Syrian Armenians on Armenia: "It's too crowded, not enough opportunities"

Syrian Armenians on Armenia: "It's too crowded, not enough opportunities"

In an article "Escape to the homeland", published by Luzerner Zeitung, Swiss journalist Michael Wrase wrote about difficult fate of Syrian Armenians, who fled to Armenia in hope of finding a new shelter.

The article notes that since 2012, more than 20 thousand Armenians from Syria fled to Armenia, which "not only gives refugees political asylum, but also issues passports." Virtually all Armenian refugees from Syria fled from Aleppo. "About 16 thousand of them stayed in Armenia. Most of them are living worse than in pre-war Syria," article says. "I had a popular auto shop in Aleppo," the author quotes Ovanes Degirmengyan, who now sells baklava "in one of the crowded underground passages of Yerevan." "His has low income. In order to feed family of five, 50-years-old Ovanes has to ask non-governmental organizations for help. These NGOs have taken over the responsibilities of Armenian government and help refugees to integrate. NGOs like Aleppo-ngo.org provide refugees with air tickets from Beirut to Yerevan, pay for their apartments in Armenian capital and help with jobs," article says. "Almost all of newcomers thought they would stay here only for a couple of months, and will then return to Syria," Sarkis Balkhyan, a spokesman for humanitarian organization, told Swiss journalist.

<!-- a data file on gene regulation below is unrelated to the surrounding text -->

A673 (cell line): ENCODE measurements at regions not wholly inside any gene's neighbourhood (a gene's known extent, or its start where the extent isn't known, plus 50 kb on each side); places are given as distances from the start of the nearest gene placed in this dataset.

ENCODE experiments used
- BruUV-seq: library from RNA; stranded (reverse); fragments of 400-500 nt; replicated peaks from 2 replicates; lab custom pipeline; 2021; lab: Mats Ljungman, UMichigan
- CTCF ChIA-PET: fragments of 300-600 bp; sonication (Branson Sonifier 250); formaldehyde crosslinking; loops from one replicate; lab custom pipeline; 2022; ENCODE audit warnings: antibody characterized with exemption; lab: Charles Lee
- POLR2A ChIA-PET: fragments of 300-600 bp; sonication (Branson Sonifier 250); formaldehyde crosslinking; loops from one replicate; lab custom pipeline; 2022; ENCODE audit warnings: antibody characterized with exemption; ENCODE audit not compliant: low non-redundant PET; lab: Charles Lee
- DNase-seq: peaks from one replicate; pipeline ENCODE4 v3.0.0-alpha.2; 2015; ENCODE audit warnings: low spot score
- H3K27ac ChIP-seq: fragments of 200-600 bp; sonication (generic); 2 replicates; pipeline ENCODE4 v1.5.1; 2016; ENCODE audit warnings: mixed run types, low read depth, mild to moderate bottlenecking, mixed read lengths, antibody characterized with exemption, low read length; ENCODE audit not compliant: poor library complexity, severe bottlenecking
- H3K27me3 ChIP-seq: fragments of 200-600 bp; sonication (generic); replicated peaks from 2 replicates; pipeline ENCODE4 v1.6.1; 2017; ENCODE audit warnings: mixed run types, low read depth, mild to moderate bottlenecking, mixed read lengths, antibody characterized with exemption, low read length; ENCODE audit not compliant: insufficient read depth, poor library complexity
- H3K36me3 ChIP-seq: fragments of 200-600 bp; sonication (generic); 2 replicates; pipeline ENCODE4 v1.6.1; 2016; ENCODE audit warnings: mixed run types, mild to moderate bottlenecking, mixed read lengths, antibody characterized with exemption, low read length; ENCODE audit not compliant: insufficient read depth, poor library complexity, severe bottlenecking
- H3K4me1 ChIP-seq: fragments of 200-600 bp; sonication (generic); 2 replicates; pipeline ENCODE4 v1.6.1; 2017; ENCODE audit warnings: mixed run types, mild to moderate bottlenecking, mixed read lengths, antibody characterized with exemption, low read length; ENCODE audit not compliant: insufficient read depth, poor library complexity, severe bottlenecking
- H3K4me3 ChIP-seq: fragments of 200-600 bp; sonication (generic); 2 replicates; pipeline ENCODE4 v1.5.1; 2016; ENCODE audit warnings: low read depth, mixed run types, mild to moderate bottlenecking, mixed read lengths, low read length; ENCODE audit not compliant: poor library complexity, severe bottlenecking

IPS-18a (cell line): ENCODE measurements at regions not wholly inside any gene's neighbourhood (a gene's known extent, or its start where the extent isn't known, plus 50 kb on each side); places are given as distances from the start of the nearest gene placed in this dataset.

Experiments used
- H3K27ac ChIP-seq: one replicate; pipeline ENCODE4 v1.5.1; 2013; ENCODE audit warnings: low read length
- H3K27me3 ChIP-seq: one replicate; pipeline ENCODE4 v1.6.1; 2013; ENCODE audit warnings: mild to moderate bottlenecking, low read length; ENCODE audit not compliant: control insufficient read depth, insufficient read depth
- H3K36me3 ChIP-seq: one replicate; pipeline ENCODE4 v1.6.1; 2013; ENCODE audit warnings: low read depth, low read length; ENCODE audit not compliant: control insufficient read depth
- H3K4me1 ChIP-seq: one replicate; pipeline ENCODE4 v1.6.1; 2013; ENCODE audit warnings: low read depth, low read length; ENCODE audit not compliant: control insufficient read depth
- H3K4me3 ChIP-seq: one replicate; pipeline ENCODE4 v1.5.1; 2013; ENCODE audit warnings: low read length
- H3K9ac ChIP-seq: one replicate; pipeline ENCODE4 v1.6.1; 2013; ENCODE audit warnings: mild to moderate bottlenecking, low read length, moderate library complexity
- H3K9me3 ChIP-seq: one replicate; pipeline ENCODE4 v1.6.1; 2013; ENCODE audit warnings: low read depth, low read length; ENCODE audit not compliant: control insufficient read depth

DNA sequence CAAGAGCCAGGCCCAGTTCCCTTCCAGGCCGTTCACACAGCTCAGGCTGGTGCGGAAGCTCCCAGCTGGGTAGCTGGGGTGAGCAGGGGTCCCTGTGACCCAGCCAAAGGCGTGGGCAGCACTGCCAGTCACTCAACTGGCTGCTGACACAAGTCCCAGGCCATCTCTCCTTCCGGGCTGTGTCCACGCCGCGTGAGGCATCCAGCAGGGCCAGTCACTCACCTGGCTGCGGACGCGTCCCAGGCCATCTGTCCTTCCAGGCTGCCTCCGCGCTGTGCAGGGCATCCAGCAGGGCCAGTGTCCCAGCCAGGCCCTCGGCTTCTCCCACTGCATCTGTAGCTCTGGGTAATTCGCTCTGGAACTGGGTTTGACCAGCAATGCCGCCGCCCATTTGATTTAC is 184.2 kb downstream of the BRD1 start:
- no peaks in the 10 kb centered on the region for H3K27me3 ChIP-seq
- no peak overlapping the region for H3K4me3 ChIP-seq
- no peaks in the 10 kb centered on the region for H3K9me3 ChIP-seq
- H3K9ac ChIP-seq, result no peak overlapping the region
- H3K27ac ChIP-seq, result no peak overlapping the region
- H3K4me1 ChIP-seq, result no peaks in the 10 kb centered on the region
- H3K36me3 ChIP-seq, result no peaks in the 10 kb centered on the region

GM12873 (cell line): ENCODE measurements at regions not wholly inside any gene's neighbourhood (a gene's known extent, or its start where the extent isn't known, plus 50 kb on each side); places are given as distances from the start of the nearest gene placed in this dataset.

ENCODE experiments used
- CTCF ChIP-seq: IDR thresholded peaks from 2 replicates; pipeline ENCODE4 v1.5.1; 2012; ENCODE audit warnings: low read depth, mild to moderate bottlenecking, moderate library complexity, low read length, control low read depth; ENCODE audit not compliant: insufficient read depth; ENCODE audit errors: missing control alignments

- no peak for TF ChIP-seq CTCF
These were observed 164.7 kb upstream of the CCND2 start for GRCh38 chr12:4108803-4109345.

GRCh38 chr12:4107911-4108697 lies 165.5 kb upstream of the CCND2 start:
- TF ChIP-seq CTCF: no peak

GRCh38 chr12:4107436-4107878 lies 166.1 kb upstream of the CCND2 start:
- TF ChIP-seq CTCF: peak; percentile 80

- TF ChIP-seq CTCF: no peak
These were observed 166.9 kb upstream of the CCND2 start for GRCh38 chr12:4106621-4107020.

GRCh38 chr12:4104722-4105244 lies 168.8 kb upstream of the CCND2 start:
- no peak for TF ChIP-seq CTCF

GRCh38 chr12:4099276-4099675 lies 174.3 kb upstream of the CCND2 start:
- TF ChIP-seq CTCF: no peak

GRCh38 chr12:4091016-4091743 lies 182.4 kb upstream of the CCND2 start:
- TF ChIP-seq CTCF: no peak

"The fact that Armenian Syrians who fled to Armenia now have to build life in the country where every third person is unemployed is a real shock for them. "The way local Armenians treat us doesn't help, we don't feel like we're home. They think that we want to take something from them," Sevak Sarkis, one of the refugees, complains. Sevak's father dreams of returning to Syria: "If the war ends tomorrow, I will be the first one to fly back one," he says, noting that he imagined "Armenian homeland" to be completely different.

In his article, Michael Wrase quotes one of the refugees from Syria's Aleppo, Anna Istanyan. Anna also sees her future far away from Armenia. "It's simply too crowded for work and for life. There are not enough prospects, there is no chance to get promoted - unlike Europe and the United States, where there are a lot of opportunities." Anna made it clear that Armenia, her "motherland", is only a temporary point on the way from Syria to the "golden West".

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